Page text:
The Habits of High-Performing Sales Reps
- High-performing sales reps already have positive habits built into their routines
- Technology that leverages existing cues to modify a rep’s habits often enjoys better adoption rates
- Process-map the daily habits of high-performing sales rep activities and identify where technology can help
A buzzing alarm, a quick change into workout clothes, and I’m out the door. I stand in formation with hundreds of soldiers as reveille is played and the flag goes up. After a quick stretch, I’m hitting the pavement five minutes later to knock out a run or find the pull-up bars. For five years, this was my morning routine as an Army officer.
I recently read The Power of Habit by Charles Duhigg and have since been trying to re-incorporate a few Army habits back into my life. In his book, Duhigg argues that unconscious habits rule our daily lives more often than we might think. Our day consists of many “habit loops.” A loop has three parts: the cue (the trigger that makes the habit start), the routine (what is actually being done) and the reward (the satisfaction from completing the habit). In the Army, I’d hear the reveille bugles at formation (the cue), run a few miles (the routine) and then treat myself to coffee from Starbucks before work started (the reward).
Duhigg states that one of the easiest ways to change a habit is to keep the same cues and rewards, but change the routine in the middle. When you experience a particular cue, you already unconsciously go through routines, so why not use that to your advantage? For example, as an officer, if I’d planned training during that early morning time instead, I’d still show up to formation, but then go to my office and develop training and reward myself with a trip to Starbucks afterward. By using the same cues and rewards, we find that adopting a new routine becomes easier.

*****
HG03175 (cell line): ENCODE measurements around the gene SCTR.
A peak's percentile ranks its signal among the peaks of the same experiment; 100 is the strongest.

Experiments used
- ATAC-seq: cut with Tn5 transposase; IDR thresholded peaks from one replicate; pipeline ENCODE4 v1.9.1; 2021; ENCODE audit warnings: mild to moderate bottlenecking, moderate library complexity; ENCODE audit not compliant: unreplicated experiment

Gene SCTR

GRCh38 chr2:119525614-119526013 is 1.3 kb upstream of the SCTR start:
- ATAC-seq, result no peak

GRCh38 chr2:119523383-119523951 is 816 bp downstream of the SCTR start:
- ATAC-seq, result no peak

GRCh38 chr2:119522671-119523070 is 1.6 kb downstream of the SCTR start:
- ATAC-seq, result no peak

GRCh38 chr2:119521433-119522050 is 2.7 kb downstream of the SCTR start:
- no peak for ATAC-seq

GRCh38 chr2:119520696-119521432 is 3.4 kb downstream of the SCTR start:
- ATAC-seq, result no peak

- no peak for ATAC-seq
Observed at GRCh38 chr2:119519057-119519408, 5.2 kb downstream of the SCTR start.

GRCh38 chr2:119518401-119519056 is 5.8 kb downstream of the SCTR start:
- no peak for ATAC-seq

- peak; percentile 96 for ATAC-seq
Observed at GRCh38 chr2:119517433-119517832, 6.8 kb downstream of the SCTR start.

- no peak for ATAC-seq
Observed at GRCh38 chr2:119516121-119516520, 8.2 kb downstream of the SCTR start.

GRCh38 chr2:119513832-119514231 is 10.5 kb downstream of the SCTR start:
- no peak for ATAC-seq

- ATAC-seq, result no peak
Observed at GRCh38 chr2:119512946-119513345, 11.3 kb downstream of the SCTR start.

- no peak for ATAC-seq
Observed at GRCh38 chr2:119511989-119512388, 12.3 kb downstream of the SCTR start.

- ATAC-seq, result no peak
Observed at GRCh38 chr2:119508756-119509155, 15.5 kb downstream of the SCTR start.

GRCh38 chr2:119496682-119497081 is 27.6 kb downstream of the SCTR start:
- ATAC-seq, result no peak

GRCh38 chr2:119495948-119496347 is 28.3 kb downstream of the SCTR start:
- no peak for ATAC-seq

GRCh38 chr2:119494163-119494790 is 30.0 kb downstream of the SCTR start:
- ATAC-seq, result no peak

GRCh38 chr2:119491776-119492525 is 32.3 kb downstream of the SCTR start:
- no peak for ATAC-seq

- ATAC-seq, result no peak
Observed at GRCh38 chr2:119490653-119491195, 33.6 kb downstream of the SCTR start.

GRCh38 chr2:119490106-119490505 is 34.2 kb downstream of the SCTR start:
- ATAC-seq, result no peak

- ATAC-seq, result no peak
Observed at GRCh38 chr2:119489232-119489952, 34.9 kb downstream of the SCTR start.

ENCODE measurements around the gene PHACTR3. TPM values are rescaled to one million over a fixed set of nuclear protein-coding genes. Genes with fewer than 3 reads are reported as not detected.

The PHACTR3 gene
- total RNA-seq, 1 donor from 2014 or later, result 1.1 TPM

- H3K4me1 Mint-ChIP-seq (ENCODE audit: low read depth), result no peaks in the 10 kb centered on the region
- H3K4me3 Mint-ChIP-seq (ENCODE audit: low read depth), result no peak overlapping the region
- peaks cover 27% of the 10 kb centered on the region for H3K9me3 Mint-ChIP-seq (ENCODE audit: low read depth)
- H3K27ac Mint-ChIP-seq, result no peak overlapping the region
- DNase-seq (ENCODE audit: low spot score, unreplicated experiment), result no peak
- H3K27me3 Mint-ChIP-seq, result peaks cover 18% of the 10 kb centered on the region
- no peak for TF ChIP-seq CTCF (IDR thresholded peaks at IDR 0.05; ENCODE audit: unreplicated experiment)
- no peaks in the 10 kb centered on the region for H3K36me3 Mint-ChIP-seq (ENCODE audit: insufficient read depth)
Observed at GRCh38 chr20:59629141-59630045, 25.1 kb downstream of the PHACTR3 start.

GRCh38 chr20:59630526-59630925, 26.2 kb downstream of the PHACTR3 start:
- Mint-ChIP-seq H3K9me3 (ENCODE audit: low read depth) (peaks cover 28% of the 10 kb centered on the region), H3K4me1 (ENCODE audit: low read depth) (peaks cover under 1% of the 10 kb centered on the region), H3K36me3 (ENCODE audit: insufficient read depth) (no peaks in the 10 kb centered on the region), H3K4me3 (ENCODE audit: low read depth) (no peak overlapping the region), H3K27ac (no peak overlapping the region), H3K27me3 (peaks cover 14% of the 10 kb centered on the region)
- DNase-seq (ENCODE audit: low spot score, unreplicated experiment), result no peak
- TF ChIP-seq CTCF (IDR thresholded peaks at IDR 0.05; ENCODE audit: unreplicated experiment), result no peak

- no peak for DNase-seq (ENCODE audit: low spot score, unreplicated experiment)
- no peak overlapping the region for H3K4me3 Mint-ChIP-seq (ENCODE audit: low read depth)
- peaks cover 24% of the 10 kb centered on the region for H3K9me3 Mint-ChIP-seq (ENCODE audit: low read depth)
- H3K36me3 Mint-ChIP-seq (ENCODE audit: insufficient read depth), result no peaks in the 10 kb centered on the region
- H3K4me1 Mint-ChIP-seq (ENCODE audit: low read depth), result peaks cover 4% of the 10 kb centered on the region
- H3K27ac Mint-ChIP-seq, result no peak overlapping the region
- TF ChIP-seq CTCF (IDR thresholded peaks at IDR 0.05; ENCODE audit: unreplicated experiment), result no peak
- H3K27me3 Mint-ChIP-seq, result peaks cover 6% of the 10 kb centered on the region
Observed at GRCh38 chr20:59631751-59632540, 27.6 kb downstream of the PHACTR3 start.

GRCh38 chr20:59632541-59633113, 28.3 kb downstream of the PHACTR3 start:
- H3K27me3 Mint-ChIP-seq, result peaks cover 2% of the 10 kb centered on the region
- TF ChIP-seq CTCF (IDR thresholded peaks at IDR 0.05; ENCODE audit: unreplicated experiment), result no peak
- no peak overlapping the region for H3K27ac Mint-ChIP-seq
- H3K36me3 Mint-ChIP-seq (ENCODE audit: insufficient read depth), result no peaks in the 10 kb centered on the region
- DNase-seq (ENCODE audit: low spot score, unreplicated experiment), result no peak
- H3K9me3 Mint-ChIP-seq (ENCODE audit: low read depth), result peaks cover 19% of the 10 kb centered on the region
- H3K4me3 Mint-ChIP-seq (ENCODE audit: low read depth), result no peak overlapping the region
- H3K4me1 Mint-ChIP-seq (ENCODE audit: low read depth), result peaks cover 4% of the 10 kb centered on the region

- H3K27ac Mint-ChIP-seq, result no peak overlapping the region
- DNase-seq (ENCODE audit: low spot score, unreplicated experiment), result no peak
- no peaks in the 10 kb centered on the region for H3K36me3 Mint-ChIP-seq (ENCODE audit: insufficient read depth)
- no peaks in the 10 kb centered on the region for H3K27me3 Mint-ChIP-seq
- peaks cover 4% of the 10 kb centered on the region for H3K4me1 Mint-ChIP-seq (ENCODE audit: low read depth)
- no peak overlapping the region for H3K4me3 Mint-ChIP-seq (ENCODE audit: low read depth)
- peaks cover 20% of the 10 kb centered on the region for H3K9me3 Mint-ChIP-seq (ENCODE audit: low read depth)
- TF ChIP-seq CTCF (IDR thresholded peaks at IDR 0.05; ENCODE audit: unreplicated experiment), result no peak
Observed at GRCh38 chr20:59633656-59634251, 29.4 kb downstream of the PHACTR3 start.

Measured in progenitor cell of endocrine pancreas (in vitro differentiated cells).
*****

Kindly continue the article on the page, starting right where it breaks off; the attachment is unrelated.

Routine and consistency is often a cornerstone of high-performing sales reps’ success. In developing their own habits, these high performers have unconsciously discovered optimal ways to research accounts, engage prospects and present solutions. I’d be willing to bet that the good habits of many reps begin with a cue, become part of a routine and the rep then experiences rewards of recognition, satisfied clients and/or financial success. In sales enablement, we must be vigilant in recognizing the routines that drive better results.
When evaluating technology that is designed to make sales teams more effective, keep the habits of your best reps in mind and look for ways to use technology to support what they already do. More and more, vendors are realizing that rather than go to a new place entirely, they need to go where reps live – on their phones, in their e-mail, in their sales force automation (SFA) system – for activity-based enablement. If a rep already embraces successful sales habits, technology must focus on complementing and integrating with those existing routines.
A successful rep might take the last 30 minutes of the day to log into the SFA platform to schedule calls and mentally review how to approach conversations the next day. If you’re looking for a solution that helps your reps plan accounts better, doesn’t it make sense to see if one seamlessly integrates with what they already do? In this case, perhaps the rep has a calendar appointment to remind him or her to plan (the cue), then he or she logs into the SFA platform and reviews accounts to schedule calls, and locates the content needed to execute the call (the routine). He or she then experiences better conversations and discovers more opportunities the next day as a result (the reward). Rather than introduce an entirely new account planning process, are there solutions available that complement rather than replace what a high-performing rep is already doing?
When determining a technology stack that makes your reps more effective, start with a process map of what they are already doing. Observe the cues that initiate these process loops and what a rep expects to gain after execution. How can you optimize that process further, and where does technology fit in to help?
What are some of the regular habits of your organization’s high-performing sales reps? How are you using those existing habits to drive better results?